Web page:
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  9. Abstract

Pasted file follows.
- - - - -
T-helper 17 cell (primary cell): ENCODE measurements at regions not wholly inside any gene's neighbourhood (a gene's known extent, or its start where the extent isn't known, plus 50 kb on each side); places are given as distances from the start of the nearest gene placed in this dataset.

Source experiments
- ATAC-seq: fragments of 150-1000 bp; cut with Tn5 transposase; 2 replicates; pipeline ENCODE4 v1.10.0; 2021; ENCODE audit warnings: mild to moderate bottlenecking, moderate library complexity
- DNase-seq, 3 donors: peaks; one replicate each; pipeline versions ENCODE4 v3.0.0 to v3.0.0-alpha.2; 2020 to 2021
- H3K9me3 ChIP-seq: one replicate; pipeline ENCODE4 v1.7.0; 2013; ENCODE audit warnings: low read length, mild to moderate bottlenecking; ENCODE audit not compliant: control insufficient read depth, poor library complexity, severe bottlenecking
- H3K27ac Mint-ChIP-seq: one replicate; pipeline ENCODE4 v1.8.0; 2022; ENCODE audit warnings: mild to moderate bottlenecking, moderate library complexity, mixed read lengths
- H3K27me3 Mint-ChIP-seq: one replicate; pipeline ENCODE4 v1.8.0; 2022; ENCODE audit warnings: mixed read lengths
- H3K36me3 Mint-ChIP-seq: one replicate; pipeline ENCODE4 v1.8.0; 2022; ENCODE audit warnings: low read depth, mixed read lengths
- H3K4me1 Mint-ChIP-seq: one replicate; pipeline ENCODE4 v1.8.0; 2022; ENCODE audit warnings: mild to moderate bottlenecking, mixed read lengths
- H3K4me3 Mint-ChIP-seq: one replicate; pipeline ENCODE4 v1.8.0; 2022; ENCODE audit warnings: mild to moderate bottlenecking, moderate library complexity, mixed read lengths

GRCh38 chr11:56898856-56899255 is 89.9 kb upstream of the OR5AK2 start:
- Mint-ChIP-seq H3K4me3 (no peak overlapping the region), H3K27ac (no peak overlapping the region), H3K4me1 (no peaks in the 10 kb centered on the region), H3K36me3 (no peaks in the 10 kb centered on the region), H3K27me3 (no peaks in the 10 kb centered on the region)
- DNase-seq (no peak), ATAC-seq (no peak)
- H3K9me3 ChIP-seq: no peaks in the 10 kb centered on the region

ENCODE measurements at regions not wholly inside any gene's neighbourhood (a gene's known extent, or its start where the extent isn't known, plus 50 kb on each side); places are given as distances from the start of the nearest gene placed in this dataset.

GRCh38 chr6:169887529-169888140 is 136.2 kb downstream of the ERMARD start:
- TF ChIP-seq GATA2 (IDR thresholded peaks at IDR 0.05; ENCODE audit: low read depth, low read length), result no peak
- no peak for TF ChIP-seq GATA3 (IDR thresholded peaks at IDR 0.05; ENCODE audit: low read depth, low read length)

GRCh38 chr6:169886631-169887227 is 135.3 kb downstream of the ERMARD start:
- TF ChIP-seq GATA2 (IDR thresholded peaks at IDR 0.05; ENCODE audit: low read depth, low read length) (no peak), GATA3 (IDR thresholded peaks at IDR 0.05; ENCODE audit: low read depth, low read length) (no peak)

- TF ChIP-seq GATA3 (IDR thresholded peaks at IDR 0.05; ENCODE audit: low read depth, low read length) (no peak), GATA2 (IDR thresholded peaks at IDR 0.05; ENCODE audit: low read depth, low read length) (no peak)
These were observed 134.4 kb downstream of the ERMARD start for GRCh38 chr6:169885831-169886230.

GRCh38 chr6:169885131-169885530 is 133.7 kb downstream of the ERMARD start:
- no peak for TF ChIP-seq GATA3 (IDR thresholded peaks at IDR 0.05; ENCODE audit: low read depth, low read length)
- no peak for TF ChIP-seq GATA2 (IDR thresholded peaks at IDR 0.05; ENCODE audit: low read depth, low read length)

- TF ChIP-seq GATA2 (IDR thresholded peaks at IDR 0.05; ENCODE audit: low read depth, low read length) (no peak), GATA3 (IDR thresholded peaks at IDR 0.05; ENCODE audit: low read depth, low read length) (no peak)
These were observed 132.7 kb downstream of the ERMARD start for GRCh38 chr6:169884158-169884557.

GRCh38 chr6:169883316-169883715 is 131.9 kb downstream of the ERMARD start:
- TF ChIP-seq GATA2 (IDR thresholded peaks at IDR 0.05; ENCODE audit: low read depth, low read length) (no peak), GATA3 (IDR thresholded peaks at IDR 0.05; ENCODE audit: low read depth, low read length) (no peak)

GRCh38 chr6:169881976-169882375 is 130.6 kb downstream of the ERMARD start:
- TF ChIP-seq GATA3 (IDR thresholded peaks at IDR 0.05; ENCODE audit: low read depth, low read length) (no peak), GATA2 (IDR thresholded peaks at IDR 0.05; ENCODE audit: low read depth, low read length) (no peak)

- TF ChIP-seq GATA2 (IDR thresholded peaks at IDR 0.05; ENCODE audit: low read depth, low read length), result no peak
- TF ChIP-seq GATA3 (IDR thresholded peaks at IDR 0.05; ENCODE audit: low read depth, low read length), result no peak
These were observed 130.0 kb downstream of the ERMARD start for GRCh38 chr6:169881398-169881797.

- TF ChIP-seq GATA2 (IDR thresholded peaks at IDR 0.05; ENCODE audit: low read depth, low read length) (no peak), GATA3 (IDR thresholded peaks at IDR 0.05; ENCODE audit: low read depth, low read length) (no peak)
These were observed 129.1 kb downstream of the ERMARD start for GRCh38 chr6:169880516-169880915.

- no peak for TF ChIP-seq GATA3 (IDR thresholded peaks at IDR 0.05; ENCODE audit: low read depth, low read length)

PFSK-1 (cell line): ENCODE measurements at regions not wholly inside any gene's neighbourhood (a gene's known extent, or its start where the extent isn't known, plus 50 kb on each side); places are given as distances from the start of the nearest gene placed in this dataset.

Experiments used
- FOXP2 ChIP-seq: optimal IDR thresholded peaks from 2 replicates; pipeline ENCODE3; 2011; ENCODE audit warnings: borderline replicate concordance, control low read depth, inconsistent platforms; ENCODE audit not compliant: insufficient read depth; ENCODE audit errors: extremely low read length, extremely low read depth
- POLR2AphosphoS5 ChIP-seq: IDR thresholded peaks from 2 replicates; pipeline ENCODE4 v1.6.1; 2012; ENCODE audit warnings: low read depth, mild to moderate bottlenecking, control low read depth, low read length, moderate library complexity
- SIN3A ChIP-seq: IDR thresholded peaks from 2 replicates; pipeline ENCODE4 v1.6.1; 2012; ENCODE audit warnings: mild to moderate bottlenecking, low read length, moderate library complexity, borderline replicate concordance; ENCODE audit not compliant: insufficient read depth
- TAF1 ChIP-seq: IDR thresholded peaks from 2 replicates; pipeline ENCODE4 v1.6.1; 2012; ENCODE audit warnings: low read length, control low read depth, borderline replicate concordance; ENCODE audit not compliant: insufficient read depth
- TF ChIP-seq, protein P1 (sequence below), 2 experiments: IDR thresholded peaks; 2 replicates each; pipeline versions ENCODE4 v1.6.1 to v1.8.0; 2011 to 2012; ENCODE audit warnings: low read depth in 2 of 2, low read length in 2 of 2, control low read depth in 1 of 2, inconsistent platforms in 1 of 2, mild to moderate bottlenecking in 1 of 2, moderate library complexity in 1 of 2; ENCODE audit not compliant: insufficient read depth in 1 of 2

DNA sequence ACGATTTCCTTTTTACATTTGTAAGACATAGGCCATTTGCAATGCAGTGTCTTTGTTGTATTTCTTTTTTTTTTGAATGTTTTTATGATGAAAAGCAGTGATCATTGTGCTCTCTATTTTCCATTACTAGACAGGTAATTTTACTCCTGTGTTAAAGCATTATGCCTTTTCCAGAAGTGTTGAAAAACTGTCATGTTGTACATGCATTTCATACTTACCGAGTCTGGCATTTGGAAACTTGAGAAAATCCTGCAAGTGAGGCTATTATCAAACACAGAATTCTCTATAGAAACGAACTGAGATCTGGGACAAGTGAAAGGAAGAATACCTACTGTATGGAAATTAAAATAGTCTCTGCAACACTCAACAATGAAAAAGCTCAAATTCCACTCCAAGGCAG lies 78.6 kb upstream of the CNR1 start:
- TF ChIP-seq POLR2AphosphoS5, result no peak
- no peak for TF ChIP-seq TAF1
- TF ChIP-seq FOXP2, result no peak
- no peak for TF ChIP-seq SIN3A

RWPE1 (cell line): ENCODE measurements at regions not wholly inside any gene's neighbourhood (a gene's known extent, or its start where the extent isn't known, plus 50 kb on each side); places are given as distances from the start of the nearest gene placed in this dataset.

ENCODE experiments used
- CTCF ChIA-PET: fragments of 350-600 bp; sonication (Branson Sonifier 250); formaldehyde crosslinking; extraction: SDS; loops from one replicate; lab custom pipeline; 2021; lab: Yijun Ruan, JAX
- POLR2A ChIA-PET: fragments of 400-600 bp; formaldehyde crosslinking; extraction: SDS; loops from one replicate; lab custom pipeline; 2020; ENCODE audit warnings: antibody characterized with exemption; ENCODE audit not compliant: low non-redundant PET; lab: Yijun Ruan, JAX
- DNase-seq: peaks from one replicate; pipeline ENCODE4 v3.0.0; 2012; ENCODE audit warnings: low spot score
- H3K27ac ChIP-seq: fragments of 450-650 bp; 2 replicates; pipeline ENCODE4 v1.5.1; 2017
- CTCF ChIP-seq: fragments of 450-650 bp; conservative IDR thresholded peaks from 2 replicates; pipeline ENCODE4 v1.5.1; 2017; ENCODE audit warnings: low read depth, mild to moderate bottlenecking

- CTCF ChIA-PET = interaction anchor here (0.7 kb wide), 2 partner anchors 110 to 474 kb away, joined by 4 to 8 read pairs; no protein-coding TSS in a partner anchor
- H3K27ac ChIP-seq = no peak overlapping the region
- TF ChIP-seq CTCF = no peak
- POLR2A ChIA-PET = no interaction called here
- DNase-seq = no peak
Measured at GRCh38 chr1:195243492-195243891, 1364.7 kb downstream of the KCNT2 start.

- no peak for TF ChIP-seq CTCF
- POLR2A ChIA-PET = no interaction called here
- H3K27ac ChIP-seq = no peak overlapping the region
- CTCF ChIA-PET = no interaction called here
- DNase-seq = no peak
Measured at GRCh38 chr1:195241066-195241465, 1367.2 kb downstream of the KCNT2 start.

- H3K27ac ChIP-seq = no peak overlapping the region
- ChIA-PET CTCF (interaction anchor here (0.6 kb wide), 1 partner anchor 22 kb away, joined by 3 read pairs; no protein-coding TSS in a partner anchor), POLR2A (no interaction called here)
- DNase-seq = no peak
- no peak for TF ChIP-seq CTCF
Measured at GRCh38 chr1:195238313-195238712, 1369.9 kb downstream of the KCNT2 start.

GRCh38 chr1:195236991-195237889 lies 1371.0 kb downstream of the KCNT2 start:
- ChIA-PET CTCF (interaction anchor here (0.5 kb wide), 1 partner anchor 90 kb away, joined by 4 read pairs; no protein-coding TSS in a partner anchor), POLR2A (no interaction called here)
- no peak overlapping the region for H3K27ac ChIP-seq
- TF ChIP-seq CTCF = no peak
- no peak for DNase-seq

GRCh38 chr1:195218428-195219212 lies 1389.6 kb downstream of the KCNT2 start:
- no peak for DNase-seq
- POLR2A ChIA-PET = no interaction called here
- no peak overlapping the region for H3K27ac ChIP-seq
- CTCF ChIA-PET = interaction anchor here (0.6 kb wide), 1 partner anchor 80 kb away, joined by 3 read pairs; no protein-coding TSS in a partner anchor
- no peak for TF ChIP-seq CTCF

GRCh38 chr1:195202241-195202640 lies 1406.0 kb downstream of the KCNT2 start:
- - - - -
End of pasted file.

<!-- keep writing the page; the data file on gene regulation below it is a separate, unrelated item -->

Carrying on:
High-spatial-resolution observations of CO isotopologue line emission in protoplanetary disks at mid-inclinations (≈30°–75°) allow us to characterize the gas structure in detail, including radial and vertical substructures, emission surface heights and their dependencies on source characteristics, and disk temperature profiles. By combining observations of a suite of CO isotopologues, we can map the two-dimensional (r,z) disk structure from the disk upper atmosphere, as traced by CO, to near the midplane, as probed by less abundant isotopologues. Here, we present high-angular-resolution (≲0.″1 to ≈0.″2; ≈15–30 au) observations of CO,13CO, and C18O in either or bothJ= 2–1 andJ= 3–2 lines in the transition disks around DM Tau, Sz 91, LkCa 15, and HD 34282. We derived line emission surfaces in CO for all disks and in13CO for the DM Tau and LkCa 15 disks. With these observations, we do not resolve the vertical structure of C18O in any disk, which is instead consistent with C18O emission originating from the midplane. Both theJ= 2–1 andJ= 3–2 lines show similar heights. Using the derived emission surfaces, we computed radial and vertical gas temperature distributions for each disk, including empirical temperature models for the DM Tau and LkCa 15 disks. After combining our sample with literature sources, we find that13CO line emitting heights are also tentatively linked with source characteristics, e.g., stellar host mass, gas temperature, disk size, and show steeper trends than seen in CO emission surfaces.